Booker T. Washington (1856-1915) was one of the most influential (and controversial) African Americans in history. Raised the son of a slave mother, Washington was self-motivated and committed to his own education from a young age. The tumultuous time in America's history during which he lived afforded him new freedoms that came from Abraham Lincoln's Emancipation Proclamation of 1863 and the eventual success of the North in the Civil War. He took the first opportunity to attend a formal school, Hampton Institute, which led to professorship and the founding of one of the most prestigious African American educational institutions of the nineteenth century, Tuskegee Institute in Alabama.
Washington was seen as accommodating the status quo of African American subordination because the message of his writings and speeches was that the road to success for blacks was through achieving economic stability through education (mainly, vocational training); he did not protest, did not challenge the political system, did not speak about the lack of social equality like his critics, Frederick Douglass and W.E.B. Du Bois. Washington chose to concentrate on what blacks could accomplish by focusing on learning industrial skills; he believed this would help his race secure economic self-reliance. Washington felt the militant rhetoric of Douglass and Du Bois distracted his people from the path to prosperity through economic success.
Booker Taliaferro Washington was born on April 5, 1856, in Hales Ford, Virginia. His mother, Jane, was a slave and his biological father was her master, James Burroughs. Washington had two brothers and his mother later married another slave, Washington Ferguson. His early life was spent living in a small shanty, sleeping on the floor, and working from an early age. At first he only knew his name to be Booker. When he recognized that other children had two names, he added the last name of Washington. It was not until later in life that he learned that his mother had given him the name of Taliaferro at birth.
When the Civil War broke out in 1861, life did not immediately change for Booker and his family. His stepfather escaped to the North during the War and, after it ended, Booker and his family joined him in Malden, West Virginia. At this stage in life, Booker was forced to work in the salt mines of West Virginia. He dreamed of going to school, but that was not legal for black children at the time. He was relegated to carrying the books of white children and looking through the school windows. Eventually, his mother was able to acquire a copy of a Webster's spelling book and Booker studied it vigorously. After some convincing, his stepfather did allow him to attend a school for African American children, but he still had to work in the salt mines before and after school to help provide for the family.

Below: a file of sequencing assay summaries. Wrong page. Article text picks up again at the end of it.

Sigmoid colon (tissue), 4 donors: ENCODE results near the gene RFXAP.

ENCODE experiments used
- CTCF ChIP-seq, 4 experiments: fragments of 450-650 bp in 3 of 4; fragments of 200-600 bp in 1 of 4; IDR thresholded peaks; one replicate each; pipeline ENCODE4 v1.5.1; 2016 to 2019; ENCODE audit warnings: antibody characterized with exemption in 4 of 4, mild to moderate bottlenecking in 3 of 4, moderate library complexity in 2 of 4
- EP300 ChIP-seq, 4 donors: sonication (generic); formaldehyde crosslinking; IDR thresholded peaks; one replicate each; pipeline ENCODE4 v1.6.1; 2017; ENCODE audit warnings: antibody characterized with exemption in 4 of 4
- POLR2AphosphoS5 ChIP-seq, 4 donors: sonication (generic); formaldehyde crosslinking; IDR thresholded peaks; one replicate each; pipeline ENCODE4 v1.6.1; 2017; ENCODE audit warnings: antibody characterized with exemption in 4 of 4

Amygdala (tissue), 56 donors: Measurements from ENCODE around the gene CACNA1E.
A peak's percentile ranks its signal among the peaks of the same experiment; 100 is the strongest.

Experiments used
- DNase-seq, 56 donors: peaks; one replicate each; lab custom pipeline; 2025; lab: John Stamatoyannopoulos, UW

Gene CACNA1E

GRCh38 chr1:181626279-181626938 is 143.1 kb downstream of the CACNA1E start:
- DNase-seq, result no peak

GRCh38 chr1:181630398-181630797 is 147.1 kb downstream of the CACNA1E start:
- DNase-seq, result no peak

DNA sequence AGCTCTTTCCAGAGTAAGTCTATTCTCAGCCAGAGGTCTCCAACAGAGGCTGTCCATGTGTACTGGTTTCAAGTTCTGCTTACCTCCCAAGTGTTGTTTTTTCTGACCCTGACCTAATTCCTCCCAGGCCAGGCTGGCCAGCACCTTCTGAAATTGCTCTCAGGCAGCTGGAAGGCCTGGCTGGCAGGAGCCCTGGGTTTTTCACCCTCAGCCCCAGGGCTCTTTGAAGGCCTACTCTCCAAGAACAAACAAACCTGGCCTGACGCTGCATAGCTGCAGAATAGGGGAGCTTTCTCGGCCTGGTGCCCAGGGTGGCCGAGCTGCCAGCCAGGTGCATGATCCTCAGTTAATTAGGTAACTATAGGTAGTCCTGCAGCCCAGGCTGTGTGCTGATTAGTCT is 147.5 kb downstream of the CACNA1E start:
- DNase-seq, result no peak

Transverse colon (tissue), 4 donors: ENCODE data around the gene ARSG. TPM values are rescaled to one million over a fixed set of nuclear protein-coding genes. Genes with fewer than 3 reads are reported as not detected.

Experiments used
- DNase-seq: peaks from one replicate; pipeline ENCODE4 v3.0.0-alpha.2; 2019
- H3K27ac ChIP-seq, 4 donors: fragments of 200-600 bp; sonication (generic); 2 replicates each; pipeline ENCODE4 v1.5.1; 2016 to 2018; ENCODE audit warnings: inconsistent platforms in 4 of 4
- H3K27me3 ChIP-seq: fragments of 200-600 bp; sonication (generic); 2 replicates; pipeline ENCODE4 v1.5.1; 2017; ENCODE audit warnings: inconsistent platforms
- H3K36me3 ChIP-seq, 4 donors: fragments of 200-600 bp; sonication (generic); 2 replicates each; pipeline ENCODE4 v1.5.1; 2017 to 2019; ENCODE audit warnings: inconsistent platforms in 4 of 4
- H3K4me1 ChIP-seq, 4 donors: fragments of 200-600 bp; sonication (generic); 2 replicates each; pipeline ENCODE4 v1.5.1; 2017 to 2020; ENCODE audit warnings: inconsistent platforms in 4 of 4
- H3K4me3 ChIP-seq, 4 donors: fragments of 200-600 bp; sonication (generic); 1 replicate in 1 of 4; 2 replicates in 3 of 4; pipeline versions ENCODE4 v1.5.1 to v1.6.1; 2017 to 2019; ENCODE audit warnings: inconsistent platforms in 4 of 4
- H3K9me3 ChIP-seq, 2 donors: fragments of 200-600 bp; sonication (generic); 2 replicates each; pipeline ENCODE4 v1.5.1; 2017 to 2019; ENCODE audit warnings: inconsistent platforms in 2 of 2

Washington learned about a school for former slaves called Hampton Institute while working in the mines. In 1872, after saving enough money, he left the mines to attend Hampton. It was said that he walked a significant part of the 400-mile journey to the school. Initially denied entrance, Booker impressed the staff of the institution with his janitorial skills and maintained that role to help pay for his education. It was at Hampton Institute where Washington established his ideals for industrial education. Upon graduation, he returned for a short time to Malden to teach, but eventually was hired by Hampton as a faculty member. In 1881, upon the recommendation of the founder of Hampton, Washington was asked to go to Alabama to start another industrial school.
When Booker T. Washington arrived in Tuskegee, Alabama, he was surprised to find that no provisions had been secured for purchase of land or buildings. The only funds for the school—$2500 for teachers' salaries secured from the legislature as a favor to blacks who had supported a local politician. Booker faced the challenge of...
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